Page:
Tuesday, June 28, 2022

Va. Gov. Youngkin hints at budget amendments on education, gas tax

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BRISTOL, Va. — For the first time in about a half century, this rural community on the Tennessee border has scrounged up what it needs to build a new elementary school to replace three moldy, leaking campuses that are well past their expiration dates.

That achievement alone might have lured any governor some 324 miles from the capital to plunge a shiny gold shovel into Southwest Virginia dirt. But it’s how local officials financed the project — with a public-private partnership — that made Gov. Glenn Youngkin (R) especially eager to celebrate the groundbreaking Monday morning, when he hinted that he’ll tinker with the state budget to push for “lab schools” and cut the gas tax.

“When we bring together the private sector and the public sector, great things happen,” the former private equity executive told a gathering of local dignitaries, state legislators and schoolchildren, who took home keepsake vials of soil. “If we look to government to come up with every solution, friends, we’re not going to get where we want to go. And when we bring the private sector and the public sector together to innovate and create, amazing things can happen.”

Youngkin used that appearance and a second stop in the region Monday afternoon to highlight his interest in public-private partnerships in K-12 education, specifically through the establishment of lab schools, which would pair colleges and possibly private businesses with public K-12 schools.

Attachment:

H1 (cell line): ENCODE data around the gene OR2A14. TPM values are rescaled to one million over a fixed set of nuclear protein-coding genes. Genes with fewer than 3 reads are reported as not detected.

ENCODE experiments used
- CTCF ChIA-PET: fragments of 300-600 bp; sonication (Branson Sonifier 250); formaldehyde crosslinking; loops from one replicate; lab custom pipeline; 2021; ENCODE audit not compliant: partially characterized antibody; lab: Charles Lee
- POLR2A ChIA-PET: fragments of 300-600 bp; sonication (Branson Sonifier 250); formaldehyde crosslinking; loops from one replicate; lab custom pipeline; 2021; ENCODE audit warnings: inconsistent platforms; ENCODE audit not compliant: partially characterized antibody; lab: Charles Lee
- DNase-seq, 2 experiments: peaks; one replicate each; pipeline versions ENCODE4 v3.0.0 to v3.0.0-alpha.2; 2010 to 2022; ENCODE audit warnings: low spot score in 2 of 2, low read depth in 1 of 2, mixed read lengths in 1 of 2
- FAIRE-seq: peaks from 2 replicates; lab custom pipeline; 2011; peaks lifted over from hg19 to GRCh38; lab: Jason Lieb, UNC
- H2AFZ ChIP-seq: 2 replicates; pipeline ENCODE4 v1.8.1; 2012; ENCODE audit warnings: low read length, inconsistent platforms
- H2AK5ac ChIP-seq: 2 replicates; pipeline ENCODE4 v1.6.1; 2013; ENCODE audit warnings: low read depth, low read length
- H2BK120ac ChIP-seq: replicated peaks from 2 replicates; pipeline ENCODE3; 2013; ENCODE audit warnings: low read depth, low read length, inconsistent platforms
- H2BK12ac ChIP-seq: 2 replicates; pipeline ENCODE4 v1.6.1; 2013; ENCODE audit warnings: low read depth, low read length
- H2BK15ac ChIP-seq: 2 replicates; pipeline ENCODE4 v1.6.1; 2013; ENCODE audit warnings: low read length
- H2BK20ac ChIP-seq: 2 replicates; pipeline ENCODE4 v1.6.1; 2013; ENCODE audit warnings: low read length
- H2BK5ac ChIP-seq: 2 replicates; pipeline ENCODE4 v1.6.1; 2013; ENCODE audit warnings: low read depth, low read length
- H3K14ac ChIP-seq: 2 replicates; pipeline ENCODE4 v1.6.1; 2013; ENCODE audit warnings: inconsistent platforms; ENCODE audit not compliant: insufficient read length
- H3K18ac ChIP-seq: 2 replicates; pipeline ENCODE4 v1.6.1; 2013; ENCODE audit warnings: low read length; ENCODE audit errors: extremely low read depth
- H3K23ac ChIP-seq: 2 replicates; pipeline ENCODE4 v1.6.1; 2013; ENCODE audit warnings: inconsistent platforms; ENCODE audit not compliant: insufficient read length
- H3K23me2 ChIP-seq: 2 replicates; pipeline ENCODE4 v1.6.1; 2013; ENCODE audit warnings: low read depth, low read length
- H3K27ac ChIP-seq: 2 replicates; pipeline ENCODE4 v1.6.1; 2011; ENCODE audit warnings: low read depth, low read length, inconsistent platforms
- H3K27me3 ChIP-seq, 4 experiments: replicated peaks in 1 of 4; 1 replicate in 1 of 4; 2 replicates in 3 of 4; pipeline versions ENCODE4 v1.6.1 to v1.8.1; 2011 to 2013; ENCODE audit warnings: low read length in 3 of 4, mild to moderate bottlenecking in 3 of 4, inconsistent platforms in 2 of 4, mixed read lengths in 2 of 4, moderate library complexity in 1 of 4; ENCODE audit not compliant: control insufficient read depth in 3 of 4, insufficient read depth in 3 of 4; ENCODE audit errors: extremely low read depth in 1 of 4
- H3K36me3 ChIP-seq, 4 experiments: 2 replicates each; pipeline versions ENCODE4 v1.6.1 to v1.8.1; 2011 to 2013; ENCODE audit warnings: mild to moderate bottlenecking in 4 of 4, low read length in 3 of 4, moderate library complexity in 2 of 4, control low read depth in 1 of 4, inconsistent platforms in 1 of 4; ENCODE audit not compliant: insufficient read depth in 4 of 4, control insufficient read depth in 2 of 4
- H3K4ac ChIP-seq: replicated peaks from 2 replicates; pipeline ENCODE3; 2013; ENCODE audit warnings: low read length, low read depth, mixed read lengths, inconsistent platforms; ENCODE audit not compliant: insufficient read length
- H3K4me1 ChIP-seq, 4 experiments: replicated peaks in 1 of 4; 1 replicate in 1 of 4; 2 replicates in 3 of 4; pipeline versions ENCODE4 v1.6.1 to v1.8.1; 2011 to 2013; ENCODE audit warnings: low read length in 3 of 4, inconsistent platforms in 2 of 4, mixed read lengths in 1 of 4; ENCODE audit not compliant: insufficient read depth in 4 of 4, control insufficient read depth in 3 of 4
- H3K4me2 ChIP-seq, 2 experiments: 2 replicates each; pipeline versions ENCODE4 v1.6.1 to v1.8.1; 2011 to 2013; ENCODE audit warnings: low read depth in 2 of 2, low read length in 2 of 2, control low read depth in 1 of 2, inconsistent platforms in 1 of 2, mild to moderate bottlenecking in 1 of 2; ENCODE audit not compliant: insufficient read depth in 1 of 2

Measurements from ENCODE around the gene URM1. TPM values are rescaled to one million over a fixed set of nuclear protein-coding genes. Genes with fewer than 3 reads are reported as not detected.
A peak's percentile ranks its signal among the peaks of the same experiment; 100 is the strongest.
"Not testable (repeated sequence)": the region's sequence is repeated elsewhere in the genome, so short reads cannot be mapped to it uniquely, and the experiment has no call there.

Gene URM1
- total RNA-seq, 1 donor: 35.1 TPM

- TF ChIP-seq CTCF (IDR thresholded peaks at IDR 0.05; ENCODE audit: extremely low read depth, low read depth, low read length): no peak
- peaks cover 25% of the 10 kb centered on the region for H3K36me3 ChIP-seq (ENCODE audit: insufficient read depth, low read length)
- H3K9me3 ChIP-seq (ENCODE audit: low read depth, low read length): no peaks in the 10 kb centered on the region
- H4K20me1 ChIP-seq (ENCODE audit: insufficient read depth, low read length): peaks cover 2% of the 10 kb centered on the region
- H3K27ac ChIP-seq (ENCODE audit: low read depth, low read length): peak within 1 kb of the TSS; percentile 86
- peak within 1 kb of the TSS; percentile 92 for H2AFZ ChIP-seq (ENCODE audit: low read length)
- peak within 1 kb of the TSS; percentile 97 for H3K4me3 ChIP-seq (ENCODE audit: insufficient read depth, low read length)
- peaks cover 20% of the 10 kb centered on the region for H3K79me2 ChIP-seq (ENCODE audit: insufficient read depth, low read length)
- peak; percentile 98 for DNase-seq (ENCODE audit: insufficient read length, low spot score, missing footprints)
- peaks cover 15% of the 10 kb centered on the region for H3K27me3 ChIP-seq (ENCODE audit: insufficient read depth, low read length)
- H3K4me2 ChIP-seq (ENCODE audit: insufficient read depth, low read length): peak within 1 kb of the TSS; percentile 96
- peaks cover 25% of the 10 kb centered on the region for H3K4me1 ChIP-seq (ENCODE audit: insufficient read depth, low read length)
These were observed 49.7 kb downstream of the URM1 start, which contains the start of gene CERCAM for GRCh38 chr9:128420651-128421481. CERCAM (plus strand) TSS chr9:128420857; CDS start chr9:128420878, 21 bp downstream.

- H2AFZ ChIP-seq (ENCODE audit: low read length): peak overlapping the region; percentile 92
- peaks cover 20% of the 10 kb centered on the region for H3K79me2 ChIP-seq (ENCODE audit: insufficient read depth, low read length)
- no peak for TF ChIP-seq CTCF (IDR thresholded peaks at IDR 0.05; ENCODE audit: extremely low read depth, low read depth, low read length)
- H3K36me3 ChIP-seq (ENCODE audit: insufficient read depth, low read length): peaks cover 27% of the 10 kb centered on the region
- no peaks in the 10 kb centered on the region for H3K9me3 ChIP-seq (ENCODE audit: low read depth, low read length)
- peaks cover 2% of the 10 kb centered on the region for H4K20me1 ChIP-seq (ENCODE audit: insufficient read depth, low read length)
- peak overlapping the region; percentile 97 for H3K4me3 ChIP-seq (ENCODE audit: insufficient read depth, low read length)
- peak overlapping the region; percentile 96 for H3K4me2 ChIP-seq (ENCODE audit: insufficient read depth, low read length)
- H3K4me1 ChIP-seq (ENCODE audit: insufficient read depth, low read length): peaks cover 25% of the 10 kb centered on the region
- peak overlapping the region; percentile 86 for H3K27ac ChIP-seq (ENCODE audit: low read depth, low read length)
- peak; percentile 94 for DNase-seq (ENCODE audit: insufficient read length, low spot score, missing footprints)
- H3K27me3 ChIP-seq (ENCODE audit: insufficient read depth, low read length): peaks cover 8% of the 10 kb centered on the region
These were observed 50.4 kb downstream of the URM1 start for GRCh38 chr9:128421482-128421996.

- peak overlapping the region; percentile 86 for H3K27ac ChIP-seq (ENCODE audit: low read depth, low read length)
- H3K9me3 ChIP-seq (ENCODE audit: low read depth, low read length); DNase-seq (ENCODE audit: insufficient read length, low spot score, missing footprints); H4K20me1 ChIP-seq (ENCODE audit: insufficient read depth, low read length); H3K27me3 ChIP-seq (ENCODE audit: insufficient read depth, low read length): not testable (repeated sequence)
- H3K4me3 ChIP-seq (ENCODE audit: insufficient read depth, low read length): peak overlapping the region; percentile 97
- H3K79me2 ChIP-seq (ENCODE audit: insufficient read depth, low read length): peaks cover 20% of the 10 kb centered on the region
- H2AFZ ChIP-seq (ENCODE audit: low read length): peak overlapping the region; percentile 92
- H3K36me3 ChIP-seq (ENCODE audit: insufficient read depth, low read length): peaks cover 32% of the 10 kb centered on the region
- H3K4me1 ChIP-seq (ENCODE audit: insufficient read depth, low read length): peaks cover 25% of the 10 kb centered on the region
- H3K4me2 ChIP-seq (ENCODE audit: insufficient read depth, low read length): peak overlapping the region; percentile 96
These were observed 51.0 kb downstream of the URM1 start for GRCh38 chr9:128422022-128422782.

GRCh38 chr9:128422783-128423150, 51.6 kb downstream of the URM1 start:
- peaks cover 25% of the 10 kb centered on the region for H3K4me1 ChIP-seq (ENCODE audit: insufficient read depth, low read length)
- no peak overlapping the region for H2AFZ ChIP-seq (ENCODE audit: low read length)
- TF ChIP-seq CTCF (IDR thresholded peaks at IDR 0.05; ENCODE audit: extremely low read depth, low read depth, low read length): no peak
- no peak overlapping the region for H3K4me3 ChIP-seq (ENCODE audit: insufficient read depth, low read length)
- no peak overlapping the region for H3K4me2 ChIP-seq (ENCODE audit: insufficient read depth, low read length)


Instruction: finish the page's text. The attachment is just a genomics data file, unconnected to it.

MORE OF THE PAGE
Youngkin summons higher education leaders to help promote his plan for ‘lab school’ partnerships

He hinted that he could advance that goal by amending the state budget bill making its way to his desk — which includes $100 million for lab schools, even though related lab-school legislation seems destined to die in a conference committee.

As an aside in Bristol, Youngkin also indicated that he plans to find a way to cut the gas tax despite the General Assembly’s unwillingness to go along with that effort in the budget.

“We have a chance to get out of neutral,” Youngkin said, referring to efforts to improve education. “I’m telling you, the commonwealth of Virginia has shifted into high gear and this car can drive. Unfortunately, we’ve got to pay $4.75 for gas. We’re doing everything we can about that, too. Let me tell you, I’m not done on the gas tax, folks. I’m not done.”

Youngkin had urged the General Assembly to halt a scheduled increase in the state’s gas tax and to grant a five-month gas-tax holiday, suspending it fully for three months and partially for an additional two. Neither plan was included in the budget bill passed last week by the General Assembly.

House Appropriations Committee Chairman Barry D. Knight (R-Virginia Beach) has urged the governor not to tinker with the budget, which emerged after months of negotiations with his counterpart in the Democratic-controlled Senate, Sen. Janet D. Howell (D-Fairfax), chairwoman of her chamber’s Finance and Appropriations Committee.

Knight declined to comment.